H2Se adopts a “bent” structure with a H-Se-H bond angle of 91°.
You can make useful comparision with H-O-H [H2O] and H-SH [H2S]. To explain this, it would be important for you to understand hybridization theory. The bond angle of H-O-H is 105, and that of H- S-H is 92. This would suggest that S is hardly hybridized at all, and in fact using p-orbitals (with little s-characteristics) to form the S-H bonds, whereas O is sp3 hybridized.
To understand why S is not hybridized, we need to understand that the large size of S allows the electron pairs to be far from each other so that the energy incurred from repulsion is not very large and need not be minimized. Since O is a lot smaller, a more stable, less energetic configuration, would have to be made – hence the hybridization.
Each of the molecules H2O, H2Se, H2Te has two lone, non-bonding pairs of electrons. They originate from the atoms O, Se, Te which are in successive rows of the periodic table. As a result the electron pairs are attracted by the nuclei less and less strongly. As a consequence of this lower attraction the lone pairs occupy more space. This in turn causes the bond angle of the H’s to become more acute. This reasoning is just one example of a semi-empirical bonding model called: Valence Shell Electron Pair Repulsion (VSEPR).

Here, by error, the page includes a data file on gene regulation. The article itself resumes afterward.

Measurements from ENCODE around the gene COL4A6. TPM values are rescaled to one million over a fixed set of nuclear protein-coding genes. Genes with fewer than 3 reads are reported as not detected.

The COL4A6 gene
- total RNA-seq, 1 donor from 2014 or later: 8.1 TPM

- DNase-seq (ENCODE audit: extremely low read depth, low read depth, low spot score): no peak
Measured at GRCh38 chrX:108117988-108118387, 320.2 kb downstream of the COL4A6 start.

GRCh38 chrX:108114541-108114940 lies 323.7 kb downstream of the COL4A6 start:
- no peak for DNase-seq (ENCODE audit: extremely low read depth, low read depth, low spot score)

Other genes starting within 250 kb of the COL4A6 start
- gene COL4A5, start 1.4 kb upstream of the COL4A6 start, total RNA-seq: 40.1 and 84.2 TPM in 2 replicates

Source(s): retired chem examiner
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The basic geometry is determined by the number of electron pairs whether they are bonding or not. SeH2 has four electron pairs around it, two of which are bonding and two of which are lone pairs. The electron pair geometry is tetrahedral. The molecular geometry is bent and the bond angle is a little less than 109.5 degrees. As it turns out, the bond angle is a lot less than 109.5 degrees, closer to 95 degrees, because of the large size of Se and the spreading out of the delocalized lone pairs which push the bonding pairs closer together.
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